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Albania: Nano Bid to Silence Press

Socialist government employs financial police to counter hostile reporting.
By Henri Cili

The left-wing government of Prime Minister Fatos Nano is ratcheting up pressure against the independent media, harassing them with regular financial inspections.

The government last month sent the police in to check the accounts of the independent daily, Koha Jone, and the Gjeli Vizion television station. Both had angered the government by criticising the premier and his wife.

Though within the law, the timing and political backdrop to the police inspections have raised strong suspicions that they are being employed to intimidate the media.

The raid on the newspaper, officially to check its accounts, took place after it attacked what it described as the premier's abuse of power. The title said the motives for the financial audit were purely political. "It was done under the direction of Fatos Nano to silence us, " Koha Jone said.

Artus Cani, director of Gjeli Vizion, said the station had annoyed the authorities for a critical report on the life led by premier's wife in Greece before she met her husband. Cani insisted the station would continue to produce investigative reports on controversial issues.

The storm was all the more surprising, as the socialist government had hitherto enjoyed a honeymoon with the media.

But the authorities seem increasingly inclined to take revenge on what they view as hostile reporting by ordering aggressive financial inspections of newspapers and television stations.

This does not mean a return to the days of the right-wing Democratic Party, whose violent intimidation of the media included its henchmen beating up and openly threatening journalists.

The tactics are different these days. When the government is displeased with a journalist, he or she will simply be removed from their post, whether or not they are working in a media outlet that is nominally independent.

Early in October, Arban Hasani, editor of TeleArberia national TV, was sacked as a penalty for the way the station had reported unfavourably on the government's efforts to cope with the September floods. Weeks later, Enton Abilekaj, of TeleNorba Shqiptare TV, was dismissed for similar reasons.

While the rest of the Albanian media seem reluctant to cover this growing censorship, foreign organisations, such as the pressure group Human Rights Watch, have urged the European Union to include the issue of press freedom in its association talks with Albania.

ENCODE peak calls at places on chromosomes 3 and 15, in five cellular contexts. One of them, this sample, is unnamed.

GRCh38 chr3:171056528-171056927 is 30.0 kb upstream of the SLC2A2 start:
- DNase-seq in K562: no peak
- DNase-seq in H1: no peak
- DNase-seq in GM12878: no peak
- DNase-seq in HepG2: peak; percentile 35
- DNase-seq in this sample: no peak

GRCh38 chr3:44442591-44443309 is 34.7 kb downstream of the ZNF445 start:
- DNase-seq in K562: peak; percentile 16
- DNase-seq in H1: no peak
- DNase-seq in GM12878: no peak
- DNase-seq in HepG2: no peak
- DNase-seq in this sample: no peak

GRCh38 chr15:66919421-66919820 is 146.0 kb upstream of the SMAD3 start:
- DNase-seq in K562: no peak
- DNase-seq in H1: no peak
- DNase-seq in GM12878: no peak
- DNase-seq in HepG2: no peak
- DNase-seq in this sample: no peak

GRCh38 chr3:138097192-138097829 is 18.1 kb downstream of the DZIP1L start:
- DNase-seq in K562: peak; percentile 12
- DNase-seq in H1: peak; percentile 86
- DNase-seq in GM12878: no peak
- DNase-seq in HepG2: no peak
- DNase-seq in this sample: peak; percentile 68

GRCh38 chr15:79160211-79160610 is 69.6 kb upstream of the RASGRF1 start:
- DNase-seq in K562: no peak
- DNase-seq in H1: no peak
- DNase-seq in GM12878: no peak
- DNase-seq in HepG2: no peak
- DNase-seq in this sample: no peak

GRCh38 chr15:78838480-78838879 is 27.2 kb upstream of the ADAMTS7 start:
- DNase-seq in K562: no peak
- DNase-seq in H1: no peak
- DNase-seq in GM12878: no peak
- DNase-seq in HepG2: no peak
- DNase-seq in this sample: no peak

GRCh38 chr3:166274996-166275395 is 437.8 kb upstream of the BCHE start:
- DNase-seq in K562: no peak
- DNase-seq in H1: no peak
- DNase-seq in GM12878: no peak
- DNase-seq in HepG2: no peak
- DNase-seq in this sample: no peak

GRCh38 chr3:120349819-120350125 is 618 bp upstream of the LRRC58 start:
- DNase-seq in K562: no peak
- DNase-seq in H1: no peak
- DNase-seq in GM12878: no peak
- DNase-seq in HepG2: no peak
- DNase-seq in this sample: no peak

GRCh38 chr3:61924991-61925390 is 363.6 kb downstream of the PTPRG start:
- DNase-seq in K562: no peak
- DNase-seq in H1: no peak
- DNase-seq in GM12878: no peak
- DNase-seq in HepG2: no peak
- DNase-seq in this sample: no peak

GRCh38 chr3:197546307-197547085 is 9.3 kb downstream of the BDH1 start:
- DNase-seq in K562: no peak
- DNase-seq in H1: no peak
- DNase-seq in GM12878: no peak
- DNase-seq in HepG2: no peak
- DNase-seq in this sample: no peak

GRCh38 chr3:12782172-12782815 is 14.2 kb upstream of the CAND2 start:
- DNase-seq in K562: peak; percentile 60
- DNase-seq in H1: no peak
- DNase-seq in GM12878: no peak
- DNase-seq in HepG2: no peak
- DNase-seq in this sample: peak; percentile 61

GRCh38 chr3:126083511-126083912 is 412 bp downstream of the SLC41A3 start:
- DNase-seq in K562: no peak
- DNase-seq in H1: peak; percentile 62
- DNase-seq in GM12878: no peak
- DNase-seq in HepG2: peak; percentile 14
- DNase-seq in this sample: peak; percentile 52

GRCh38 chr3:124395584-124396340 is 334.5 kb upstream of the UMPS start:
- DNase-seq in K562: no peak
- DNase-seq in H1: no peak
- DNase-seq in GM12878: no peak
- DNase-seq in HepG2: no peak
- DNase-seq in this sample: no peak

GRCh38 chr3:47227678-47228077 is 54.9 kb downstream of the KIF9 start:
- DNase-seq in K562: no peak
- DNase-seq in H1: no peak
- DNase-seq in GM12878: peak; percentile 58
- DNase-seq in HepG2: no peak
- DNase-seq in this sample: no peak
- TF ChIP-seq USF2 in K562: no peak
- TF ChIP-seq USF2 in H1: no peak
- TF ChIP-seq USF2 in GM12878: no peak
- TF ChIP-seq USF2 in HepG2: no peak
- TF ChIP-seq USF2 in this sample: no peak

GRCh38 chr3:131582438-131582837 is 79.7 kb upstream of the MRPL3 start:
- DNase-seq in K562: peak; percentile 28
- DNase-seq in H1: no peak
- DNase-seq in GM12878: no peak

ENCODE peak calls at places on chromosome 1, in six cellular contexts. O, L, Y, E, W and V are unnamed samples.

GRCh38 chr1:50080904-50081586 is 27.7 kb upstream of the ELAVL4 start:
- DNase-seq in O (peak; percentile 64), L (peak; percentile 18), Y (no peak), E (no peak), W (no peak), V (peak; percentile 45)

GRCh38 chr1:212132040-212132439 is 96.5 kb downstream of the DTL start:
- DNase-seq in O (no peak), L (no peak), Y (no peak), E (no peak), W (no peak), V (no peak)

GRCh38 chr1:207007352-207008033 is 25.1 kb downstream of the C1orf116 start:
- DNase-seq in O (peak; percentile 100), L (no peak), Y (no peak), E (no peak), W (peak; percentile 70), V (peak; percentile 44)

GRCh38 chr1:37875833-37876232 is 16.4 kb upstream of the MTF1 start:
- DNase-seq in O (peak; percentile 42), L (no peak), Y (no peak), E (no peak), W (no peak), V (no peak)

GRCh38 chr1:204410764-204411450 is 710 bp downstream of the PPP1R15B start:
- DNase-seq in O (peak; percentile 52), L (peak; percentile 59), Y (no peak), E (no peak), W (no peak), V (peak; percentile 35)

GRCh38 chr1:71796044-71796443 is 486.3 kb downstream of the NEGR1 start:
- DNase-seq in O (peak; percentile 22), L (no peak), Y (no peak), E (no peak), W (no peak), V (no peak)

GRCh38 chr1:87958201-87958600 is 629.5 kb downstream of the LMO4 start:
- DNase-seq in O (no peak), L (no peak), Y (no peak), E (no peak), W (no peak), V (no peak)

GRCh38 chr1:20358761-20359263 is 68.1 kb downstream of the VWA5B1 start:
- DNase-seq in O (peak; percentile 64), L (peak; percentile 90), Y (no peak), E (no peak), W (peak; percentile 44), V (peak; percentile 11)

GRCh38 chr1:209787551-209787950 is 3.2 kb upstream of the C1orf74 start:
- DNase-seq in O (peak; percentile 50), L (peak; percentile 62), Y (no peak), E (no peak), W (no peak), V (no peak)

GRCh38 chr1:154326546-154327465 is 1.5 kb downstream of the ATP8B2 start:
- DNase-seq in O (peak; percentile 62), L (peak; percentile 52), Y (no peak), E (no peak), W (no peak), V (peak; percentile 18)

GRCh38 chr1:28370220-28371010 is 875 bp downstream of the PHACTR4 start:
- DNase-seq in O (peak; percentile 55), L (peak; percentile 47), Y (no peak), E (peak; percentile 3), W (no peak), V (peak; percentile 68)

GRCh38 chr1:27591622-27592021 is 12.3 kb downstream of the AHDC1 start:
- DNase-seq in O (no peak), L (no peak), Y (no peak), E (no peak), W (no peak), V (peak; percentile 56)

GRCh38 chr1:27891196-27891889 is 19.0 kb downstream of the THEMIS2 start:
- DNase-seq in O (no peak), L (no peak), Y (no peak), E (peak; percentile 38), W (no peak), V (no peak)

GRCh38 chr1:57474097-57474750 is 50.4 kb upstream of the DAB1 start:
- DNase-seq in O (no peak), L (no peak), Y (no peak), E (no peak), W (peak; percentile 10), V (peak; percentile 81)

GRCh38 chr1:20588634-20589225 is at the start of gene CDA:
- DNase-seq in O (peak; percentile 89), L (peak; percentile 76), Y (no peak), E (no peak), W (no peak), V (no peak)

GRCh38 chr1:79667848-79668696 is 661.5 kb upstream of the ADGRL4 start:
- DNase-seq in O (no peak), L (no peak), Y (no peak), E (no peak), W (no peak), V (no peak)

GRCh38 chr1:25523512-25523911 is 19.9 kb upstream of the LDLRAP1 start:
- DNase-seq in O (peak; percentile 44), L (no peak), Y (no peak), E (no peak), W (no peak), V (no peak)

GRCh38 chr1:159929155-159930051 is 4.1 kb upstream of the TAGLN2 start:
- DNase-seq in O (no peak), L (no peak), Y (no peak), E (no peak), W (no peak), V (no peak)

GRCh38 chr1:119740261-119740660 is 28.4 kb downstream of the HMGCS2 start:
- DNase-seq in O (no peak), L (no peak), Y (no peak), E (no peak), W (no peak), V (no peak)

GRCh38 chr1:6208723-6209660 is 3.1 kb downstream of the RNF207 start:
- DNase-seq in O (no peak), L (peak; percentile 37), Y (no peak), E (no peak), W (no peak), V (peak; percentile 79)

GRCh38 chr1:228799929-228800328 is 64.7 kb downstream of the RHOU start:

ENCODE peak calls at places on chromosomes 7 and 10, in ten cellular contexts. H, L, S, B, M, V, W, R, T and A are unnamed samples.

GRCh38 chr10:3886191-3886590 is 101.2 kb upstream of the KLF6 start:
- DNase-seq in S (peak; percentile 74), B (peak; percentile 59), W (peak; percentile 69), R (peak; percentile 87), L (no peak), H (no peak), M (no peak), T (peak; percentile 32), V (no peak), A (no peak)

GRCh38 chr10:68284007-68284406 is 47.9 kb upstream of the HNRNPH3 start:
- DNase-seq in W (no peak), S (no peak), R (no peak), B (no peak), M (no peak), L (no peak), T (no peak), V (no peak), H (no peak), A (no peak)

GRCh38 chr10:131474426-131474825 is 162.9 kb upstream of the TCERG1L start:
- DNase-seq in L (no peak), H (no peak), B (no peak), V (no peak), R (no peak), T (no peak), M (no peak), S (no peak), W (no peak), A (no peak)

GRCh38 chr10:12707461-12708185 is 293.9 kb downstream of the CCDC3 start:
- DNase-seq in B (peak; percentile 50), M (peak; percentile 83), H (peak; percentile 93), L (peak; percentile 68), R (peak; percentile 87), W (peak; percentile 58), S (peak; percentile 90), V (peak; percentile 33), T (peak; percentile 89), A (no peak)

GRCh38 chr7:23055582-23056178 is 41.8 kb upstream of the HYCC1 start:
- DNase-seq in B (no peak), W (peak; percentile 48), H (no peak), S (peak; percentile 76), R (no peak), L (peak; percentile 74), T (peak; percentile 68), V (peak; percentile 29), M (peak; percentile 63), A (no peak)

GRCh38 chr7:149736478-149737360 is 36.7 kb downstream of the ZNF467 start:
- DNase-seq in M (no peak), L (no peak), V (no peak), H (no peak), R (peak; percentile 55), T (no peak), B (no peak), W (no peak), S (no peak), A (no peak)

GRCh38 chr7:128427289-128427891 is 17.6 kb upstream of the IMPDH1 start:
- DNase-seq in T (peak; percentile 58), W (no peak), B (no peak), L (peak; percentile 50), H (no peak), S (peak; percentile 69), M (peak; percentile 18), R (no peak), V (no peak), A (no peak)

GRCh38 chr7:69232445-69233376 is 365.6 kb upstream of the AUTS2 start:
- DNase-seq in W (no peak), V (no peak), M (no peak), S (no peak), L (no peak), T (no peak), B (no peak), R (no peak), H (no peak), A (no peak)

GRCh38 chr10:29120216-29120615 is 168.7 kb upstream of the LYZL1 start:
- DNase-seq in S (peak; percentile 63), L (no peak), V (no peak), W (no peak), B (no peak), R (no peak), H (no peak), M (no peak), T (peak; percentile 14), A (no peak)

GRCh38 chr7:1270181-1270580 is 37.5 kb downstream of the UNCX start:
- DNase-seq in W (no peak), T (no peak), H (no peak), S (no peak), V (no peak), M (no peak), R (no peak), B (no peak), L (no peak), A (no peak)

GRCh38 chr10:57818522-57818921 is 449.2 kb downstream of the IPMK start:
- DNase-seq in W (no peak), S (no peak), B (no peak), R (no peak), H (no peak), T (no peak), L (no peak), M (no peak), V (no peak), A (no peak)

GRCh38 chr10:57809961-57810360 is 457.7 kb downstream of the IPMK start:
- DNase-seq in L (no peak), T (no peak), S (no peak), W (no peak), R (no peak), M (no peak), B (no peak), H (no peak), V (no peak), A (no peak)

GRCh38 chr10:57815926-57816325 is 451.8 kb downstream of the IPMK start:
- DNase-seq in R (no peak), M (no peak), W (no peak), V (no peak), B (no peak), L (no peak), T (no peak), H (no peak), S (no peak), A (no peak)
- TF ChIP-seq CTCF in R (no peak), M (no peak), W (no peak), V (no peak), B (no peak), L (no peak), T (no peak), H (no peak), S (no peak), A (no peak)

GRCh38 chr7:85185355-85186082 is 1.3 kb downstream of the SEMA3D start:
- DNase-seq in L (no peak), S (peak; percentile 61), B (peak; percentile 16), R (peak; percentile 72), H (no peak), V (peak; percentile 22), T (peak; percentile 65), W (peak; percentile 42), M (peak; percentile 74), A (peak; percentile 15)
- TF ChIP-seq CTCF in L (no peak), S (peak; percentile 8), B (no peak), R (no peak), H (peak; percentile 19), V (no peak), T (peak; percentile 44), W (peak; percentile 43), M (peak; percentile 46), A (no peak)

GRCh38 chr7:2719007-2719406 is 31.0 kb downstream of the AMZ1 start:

Elizabeth Andersen, of HRW's Europe and Central Asia unit, said the situation was serious. "Financial pressure and other subtle forms of government interference have become commonplace, posing a serious threat to media freedom," she said.

But the government shows no sign of backing down in its confrontational stance with the media. The finance ministry has said it will continue to make financial audits, while at a party meeting in the south-eastern town of Korce, Nano accused the media of receiving dirty money from the mafia. "Media groups funded by the crime world are trying to divide the Socialist Party and become an obstacle to reforms," he said.

Since taking up the premier's post for the third time last July, Nano has instituted a tougher approach to reporters, telling government ministers not to allow their staff to speak to the media.

In addition, the authorities have chosen to only advertise with supportive press organisations. And private businesses are increasingly fearful of advertising in anti-government media groups lest they incur the risk of financial inspections.

As a result of this pressure, most of the print and electronic media have become openly pro-government and pro-Socialist in their reporting. Prec Zogaj, a centre-right parliamentarian, says the authorities now own a "controlling stake" in the Albanian media.

There is not much likelihood of the domestic press raising an alarm over the issue of press freedom at the moment. Media owners do not want to jeopardise the future of their publications or TV and radio stations by attacking the government. But if they remain silent, they risk severely compromising their reputation.

Henri Cili works for the Centre for Press Freedom at the Research Institute for Democracy and Development.

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